But a popping frog can do the same thing, and the landing ratio is much better with the bigger hooks, versus the small treble hooks of a popper. You can actually toss a frog into the overhanging bushes where the mayflies reside, to shake a few into the water periodically and initiate a feeding frenzy. Then just snatch the frog out of the bush. If you try doing this with a popper, however, you’re liable to bend the hooks or have to go get the bait unhung. —S.B.

9. Tweak a Frog

There are lots of little tricks you can do to your frogs to maximize their potential. We already mentioned using rattles and weights when fishing overtop matted vegetation. And a rattle is often a nice touch even out in open water, though the weights will cause a frog to sink in this scenario. Also, keep in mind that the body of the bait will still need to be able to compress in order to hook a bass. If you use multiple rattles for example, they can get in the way of good hookups. So when it comes to weight or rattles, always be careful not to overdo it.

It’s also a good idea to shorten the legs and open the hook up a bit in all frogging situations. The skirted legs are often really long, which can allow a fish to pull the bait under without getting near the hook, leading to a swing and a miss. Shortening the legs usually helps bass get the bait better. And bending the hook points up slightly helps with the hookup ratio, giving the hook a better chance to connect. —S.B.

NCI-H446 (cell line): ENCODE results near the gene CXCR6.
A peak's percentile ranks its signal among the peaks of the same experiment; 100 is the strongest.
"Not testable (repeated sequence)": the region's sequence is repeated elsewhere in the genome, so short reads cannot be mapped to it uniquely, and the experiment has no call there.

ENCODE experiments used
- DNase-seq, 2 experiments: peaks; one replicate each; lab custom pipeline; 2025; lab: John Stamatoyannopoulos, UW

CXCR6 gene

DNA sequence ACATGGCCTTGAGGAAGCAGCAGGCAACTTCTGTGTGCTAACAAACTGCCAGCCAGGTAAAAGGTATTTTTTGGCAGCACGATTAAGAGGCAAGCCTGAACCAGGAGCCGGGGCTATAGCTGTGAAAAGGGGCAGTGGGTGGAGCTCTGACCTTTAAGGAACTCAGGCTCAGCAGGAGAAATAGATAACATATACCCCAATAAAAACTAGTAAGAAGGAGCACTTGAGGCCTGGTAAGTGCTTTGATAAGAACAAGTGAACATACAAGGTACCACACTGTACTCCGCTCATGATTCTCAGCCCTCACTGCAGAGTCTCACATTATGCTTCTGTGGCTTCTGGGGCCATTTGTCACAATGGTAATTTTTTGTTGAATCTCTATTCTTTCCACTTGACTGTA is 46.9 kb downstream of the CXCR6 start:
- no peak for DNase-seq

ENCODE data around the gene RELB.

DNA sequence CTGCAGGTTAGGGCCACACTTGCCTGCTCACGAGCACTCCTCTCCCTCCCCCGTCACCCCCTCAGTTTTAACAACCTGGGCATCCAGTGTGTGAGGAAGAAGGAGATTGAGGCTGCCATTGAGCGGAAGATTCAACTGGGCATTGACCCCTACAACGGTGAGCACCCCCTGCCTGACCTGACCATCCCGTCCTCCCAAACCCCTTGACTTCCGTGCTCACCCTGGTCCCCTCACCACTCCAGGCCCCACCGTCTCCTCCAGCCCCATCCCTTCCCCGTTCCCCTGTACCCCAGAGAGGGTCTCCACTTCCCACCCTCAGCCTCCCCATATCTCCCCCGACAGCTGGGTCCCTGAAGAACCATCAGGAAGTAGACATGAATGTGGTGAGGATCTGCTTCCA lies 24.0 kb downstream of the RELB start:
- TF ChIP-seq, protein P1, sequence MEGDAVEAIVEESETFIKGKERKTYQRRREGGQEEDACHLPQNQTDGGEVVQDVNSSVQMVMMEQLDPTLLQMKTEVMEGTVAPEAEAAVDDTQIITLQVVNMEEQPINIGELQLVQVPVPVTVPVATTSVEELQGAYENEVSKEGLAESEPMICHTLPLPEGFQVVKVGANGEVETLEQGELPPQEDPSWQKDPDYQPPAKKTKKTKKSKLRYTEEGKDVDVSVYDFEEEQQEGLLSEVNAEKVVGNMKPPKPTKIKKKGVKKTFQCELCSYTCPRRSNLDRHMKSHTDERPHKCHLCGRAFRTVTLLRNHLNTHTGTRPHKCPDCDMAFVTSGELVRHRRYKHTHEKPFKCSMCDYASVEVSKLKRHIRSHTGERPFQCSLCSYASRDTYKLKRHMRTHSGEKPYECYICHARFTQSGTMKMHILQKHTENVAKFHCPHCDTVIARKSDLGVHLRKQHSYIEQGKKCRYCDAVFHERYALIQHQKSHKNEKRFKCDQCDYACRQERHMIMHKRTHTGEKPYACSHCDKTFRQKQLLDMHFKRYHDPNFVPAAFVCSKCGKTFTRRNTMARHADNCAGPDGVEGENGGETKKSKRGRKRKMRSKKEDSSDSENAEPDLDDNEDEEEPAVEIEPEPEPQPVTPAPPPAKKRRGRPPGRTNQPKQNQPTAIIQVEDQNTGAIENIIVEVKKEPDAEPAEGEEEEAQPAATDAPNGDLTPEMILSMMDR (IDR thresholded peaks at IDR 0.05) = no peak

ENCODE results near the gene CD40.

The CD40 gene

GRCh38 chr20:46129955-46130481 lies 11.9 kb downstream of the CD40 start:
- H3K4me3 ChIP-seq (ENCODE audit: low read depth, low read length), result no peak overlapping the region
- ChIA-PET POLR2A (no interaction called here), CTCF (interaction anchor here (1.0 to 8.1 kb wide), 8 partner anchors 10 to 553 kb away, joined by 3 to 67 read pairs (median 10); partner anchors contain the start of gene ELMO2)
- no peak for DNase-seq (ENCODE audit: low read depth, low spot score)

10. Fish a Frog in the Fall

Although many people think of frog fishing as a summer tactic, the topwater lures can also be deadly in the fall. In fact, well-known crappie guide and tackle designer Sam Heaton believes that these baits produce best in the fall, when yellow blooms sprout on milfoil mats. “I almost always fish light colors, like white and chartreuse,” he says. “I can see light frogs better when a bass strikes and misses, and that stops me from jerking the rod. If you let the bait sit right there in the water and jiggle it a little bit, the bass will come back and take another shot at it.” To improve his strike-to-catch ratio, Heaton exchanges the heavy stock hooks found on most frogs with a thinner wire Mustad double hook. A stiff flipping rod and 50-pound no-stretch braided line ensure that the hook points dig deep. —M.H.